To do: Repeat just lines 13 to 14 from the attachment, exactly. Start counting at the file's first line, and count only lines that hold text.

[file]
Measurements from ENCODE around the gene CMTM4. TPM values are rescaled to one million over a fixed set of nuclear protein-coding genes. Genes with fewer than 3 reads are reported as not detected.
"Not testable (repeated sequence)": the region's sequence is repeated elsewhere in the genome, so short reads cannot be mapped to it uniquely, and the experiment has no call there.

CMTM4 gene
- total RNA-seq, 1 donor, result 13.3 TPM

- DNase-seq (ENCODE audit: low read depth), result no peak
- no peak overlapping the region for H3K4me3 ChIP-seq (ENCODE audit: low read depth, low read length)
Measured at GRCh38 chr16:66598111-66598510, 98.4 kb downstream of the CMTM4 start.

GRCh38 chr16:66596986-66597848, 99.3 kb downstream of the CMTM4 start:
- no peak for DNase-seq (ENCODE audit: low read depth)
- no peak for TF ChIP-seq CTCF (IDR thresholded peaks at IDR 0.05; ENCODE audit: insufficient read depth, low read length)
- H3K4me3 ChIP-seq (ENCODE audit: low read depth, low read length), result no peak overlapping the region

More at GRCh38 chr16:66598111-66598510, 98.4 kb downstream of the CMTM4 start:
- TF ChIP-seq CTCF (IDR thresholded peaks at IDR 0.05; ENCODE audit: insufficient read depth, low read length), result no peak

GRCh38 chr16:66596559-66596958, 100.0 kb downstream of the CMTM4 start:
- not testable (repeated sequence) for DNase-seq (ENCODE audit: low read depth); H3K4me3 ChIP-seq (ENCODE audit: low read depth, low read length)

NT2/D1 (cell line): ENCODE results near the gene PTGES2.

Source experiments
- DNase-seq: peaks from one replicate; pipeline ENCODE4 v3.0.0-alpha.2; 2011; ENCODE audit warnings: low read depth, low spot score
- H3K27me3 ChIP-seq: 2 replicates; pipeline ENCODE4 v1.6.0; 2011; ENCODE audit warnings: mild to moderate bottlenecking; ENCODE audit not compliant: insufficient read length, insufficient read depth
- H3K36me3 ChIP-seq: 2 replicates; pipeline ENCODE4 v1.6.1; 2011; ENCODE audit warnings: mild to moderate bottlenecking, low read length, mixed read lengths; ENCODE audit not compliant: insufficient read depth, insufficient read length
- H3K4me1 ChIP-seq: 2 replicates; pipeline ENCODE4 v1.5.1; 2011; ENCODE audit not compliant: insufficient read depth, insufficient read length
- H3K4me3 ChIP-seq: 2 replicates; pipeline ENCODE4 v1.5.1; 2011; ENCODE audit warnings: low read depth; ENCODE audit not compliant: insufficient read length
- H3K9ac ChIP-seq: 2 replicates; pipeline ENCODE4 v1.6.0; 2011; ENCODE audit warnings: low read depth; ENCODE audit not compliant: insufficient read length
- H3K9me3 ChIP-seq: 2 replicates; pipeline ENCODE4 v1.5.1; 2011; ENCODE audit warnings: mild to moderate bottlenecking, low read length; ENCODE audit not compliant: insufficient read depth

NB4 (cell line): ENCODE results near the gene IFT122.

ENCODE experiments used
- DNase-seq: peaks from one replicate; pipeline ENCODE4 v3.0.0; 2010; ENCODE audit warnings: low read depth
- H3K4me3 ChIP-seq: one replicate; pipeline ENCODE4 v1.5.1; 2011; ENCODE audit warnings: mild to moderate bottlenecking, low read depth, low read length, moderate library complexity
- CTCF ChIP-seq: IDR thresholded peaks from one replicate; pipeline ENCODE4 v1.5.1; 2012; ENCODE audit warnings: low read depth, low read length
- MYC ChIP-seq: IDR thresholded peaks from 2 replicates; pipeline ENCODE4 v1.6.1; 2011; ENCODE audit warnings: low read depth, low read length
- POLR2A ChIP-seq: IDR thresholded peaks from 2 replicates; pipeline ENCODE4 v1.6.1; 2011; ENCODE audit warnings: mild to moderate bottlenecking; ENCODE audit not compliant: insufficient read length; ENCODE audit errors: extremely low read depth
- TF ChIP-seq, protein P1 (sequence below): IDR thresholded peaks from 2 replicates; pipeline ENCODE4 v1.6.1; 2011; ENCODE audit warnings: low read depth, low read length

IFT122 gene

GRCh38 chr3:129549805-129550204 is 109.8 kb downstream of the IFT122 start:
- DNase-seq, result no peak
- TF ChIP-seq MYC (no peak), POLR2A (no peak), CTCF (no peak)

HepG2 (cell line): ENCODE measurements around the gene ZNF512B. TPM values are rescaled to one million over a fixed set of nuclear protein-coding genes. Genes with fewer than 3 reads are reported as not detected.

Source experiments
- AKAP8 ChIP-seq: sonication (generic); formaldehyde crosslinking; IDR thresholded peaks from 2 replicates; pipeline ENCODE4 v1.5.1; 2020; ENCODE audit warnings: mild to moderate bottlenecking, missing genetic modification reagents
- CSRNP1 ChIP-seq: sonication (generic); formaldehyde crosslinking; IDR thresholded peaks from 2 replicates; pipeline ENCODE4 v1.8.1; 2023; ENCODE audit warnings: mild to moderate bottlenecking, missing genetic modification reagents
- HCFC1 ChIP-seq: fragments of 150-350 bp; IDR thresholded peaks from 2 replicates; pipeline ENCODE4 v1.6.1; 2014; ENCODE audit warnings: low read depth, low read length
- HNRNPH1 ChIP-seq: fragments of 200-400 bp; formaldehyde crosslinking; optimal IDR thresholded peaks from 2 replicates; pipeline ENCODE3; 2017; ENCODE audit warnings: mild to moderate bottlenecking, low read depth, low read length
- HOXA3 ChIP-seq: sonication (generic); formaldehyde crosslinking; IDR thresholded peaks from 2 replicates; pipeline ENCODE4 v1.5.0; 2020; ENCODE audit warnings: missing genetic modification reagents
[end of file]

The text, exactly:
- TF ChIP-seq CTCF (IDR thresholded peaks at IDR 0.05; ENCODE audit: insufficient read depth, low read length), result no peak

GRCh38 chr16:66596559-66596958, 100.0 kb downstream of the CMTM4 start: